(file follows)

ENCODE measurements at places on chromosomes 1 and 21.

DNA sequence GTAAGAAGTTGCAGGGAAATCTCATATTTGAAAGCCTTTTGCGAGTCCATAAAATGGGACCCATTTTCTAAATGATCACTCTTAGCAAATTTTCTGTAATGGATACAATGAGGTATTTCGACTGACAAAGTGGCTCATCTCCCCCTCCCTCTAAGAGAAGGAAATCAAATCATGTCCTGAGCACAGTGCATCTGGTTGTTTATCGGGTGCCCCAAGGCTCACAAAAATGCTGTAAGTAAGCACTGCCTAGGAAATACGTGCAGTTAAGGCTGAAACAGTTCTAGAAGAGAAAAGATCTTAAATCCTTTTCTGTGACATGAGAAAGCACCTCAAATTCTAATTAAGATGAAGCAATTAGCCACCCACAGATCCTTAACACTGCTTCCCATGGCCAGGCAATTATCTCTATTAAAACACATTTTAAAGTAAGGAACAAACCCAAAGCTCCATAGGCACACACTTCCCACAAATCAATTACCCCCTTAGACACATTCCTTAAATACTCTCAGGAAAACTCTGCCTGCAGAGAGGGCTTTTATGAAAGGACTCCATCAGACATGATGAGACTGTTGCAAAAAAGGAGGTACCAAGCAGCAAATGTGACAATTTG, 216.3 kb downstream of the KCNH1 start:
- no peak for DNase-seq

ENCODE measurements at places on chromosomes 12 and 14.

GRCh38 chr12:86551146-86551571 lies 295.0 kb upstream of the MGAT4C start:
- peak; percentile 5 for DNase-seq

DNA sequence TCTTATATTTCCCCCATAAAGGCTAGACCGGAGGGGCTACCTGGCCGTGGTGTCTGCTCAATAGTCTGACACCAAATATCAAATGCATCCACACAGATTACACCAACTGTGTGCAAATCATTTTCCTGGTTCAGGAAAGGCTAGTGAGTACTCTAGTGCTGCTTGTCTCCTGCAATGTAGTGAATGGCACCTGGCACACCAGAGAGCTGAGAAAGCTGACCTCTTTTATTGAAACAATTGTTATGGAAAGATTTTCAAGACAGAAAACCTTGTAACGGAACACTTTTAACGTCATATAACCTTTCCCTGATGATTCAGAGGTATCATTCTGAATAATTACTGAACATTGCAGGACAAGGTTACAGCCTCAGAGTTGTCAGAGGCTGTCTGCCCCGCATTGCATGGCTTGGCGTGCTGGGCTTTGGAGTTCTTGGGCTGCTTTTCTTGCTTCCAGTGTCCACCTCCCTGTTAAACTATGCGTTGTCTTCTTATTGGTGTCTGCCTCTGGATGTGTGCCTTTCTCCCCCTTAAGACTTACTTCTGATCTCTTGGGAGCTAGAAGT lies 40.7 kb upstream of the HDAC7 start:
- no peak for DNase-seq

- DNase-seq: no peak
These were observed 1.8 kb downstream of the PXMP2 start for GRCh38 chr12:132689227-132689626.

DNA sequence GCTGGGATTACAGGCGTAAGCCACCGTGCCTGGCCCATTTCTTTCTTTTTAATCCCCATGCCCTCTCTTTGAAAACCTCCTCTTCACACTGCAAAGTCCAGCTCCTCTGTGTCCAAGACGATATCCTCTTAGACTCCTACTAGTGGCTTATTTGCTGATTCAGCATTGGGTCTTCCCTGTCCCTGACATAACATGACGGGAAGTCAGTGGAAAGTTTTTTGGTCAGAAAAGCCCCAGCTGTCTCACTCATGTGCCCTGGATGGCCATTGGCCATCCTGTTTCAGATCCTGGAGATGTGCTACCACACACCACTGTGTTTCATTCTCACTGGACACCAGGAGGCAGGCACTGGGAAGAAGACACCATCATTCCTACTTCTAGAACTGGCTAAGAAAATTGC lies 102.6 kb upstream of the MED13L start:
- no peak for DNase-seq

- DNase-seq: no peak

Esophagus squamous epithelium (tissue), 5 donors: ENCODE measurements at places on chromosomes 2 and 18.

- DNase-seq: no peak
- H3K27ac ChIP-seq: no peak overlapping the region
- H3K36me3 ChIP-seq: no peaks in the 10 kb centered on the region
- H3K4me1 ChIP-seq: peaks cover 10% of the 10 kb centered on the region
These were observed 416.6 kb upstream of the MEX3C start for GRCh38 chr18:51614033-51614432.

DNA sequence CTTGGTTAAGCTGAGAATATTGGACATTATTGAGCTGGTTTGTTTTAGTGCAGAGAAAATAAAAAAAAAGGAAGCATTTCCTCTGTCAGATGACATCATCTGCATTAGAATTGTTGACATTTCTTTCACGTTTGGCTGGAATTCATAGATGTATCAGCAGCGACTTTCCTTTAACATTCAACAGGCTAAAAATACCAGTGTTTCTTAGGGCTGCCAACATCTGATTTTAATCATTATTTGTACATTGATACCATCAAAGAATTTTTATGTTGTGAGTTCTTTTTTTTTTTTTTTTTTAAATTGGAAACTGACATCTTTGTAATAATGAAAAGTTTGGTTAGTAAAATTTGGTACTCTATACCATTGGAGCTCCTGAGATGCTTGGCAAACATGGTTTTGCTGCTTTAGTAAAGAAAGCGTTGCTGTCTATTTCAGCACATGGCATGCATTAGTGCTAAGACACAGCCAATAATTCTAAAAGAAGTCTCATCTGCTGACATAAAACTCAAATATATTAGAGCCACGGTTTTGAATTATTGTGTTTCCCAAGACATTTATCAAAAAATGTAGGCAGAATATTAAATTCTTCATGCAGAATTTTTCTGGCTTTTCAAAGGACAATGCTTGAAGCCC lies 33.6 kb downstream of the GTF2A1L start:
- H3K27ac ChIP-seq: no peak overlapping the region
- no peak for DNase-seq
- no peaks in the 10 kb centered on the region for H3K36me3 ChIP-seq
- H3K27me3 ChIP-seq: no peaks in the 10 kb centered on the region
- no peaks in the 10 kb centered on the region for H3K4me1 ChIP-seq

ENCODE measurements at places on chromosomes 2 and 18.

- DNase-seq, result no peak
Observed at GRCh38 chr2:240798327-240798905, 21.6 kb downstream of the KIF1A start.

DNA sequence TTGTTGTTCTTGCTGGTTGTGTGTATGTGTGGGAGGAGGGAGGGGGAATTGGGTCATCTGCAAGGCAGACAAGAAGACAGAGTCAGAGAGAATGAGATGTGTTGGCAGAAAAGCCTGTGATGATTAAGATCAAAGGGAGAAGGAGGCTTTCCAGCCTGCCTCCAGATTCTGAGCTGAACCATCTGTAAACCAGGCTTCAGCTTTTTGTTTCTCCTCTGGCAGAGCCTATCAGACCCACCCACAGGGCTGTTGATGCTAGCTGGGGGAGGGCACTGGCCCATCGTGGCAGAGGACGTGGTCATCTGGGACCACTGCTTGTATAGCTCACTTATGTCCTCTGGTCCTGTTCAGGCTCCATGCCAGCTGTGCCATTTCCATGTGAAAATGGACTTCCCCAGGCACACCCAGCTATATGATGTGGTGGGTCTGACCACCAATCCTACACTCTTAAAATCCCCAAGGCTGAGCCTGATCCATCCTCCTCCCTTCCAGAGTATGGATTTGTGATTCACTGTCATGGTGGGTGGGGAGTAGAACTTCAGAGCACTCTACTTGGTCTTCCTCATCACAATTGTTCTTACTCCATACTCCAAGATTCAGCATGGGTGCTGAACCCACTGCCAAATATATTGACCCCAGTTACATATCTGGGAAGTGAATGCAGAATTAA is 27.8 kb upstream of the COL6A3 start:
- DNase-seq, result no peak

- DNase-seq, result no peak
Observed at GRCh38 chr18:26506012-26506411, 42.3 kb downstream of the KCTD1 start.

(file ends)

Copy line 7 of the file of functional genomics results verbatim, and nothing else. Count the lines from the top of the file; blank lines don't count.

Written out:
DNA sequence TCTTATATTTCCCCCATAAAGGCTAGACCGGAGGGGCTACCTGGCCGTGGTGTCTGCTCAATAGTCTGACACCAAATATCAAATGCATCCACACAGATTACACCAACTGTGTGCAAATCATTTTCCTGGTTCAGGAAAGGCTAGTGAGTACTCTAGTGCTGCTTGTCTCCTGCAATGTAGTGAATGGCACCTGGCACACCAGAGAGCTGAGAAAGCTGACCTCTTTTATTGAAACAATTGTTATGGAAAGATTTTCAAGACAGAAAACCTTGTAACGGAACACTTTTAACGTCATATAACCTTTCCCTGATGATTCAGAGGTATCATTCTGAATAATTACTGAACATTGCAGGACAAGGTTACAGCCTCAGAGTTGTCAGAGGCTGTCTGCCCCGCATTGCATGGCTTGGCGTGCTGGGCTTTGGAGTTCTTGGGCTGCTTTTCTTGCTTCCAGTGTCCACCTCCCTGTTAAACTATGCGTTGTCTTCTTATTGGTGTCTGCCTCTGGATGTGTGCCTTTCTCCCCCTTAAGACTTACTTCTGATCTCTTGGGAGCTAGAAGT lies 40.7 kb upstream of the HDAC7 start: